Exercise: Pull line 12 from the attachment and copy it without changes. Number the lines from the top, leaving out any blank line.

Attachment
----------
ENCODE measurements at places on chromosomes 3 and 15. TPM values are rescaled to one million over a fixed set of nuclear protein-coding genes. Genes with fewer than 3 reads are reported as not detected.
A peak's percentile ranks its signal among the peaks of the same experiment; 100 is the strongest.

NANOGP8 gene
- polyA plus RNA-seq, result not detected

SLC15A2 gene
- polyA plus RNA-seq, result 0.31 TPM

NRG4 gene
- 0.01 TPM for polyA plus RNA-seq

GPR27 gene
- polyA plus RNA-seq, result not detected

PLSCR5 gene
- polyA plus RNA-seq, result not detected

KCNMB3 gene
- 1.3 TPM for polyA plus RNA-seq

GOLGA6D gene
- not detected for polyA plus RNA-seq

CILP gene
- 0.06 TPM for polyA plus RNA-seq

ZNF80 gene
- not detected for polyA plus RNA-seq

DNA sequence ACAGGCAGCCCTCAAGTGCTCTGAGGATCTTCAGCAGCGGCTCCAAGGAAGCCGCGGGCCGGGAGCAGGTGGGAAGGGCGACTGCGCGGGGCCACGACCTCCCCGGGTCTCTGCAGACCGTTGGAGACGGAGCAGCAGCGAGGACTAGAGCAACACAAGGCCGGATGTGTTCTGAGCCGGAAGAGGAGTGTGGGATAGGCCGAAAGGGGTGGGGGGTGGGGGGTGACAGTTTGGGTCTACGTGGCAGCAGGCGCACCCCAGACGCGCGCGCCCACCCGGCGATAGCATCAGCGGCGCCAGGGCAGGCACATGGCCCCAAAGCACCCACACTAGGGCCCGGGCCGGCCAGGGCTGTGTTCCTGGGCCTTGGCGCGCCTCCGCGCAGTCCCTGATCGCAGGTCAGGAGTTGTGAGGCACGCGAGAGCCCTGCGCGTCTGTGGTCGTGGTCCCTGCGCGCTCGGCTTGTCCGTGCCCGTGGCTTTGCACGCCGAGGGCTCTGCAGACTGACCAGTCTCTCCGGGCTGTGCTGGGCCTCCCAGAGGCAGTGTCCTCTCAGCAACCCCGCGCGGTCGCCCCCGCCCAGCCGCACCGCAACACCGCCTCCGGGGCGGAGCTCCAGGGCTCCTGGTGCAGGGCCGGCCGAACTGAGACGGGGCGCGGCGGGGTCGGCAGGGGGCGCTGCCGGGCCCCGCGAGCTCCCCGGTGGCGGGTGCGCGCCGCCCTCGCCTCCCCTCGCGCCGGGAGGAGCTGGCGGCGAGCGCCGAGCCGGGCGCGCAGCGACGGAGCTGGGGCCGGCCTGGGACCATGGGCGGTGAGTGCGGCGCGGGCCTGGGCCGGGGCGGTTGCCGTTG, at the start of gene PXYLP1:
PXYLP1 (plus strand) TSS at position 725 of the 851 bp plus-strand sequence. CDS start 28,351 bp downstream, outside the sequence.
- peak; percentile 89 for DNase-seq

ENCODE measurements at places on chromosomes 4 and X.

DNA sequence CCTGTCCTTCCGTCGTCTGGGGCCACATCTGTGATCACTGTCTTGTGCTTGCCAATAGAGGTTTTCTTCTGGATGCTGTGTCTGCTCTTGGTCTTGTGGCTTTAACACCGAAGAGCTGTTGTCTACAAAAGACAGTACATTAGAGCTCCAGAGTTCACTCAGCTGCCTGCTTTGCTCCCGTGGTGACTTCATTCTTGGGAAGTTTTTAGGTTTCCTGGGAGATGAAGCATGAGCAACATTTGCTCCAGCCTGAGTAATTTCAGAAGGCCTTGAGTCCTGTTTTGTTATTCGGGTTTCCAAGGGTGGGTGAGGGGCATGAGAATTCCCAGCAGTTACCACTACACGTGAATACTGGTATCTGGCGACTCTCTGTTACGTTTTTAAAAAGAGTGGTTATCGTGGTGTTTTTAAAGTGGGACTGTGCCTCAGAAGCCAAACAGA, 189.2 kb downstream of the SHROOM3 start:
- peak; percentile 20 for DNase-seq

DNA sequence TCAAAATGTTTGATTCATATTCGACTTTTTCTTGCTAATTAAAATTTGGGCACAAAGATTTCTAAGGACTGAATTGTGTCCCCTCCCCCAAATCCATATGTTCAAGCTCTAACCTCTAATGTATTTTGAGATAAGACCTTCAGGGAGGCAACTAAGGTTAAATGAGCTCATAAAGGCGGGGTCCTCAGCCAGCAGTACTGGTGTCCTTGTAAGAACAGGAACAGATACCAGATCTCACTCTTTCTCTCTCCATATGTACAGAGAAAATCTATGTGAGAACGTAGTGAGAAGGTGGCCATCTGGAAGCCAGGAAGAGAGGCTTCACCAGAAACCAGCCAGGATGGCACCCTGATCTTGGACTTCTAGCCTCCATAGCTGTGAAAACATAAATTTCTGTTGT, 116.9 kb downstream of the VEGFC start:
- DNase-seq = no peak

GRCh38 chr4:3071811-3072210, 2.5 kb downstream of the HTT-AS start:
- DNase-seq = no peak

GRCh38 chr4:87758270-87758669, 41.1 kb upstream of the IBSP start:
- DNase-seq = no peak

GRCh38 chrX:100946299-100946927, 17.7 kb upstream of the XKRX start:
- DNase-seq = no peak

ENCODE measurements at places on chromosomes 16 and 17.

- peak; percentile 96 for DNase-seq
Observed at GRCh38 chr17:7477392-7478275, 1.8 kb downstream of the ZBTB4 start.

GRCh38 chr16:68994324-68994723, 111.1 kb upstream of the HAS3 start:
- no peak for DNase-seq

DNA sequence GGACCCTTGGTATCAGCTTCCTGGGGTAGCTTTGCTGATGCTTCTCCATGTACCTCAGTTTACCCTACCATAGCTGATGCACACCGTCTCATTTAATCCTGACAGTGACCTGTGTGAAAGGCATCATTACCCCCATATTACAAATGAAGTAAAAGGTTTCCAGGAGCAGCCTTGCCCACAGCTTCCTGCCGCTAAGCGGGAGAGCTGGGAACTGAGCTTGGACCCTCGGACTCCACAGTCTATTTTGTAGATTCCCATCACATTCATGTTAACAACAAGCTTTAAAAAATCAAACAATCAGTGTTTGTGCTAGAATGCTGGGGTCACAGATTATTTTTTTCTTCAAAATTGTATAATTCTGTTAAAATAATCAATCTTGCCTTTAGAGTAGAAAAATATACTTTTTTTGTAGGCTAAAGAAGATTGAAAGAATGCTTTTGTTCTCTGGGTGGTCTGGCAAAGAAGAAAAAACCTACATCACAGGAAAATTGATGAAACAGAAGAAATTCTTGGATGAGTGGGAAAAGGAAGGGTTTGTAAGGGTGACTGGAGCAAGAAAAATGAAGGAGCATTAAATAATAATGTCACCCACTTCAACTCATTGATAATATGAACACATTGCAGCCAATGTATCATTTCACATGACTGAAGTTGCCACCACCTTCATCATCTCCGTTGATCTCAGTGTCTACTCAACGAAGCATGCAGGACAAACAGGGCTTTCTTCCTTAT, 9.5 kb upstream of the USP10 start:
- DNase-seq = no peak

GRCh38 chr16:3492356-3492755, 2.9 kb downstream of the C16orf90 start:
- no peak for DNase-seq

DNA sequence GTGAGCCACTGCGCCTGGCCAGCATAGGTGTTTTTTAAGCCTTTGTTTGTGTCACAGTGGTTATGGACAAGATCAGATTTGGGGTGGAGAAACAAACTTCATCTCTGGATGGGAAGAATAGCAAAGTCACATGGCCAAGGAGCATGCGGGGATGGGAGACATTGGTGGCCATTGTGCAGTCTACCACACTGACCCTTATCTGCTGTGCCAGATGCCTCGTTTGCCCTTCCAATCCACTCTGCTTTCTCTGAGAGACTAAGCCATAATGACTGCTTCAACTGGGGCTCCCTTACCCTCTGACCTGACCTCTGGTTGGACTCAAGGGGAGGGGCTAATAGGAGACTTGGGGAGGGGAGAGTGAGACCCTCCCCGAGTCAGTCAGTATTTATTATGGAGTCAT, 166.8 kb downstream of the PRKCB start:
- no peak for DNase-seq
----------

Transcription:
- polyA plus RNA-seq, result not detected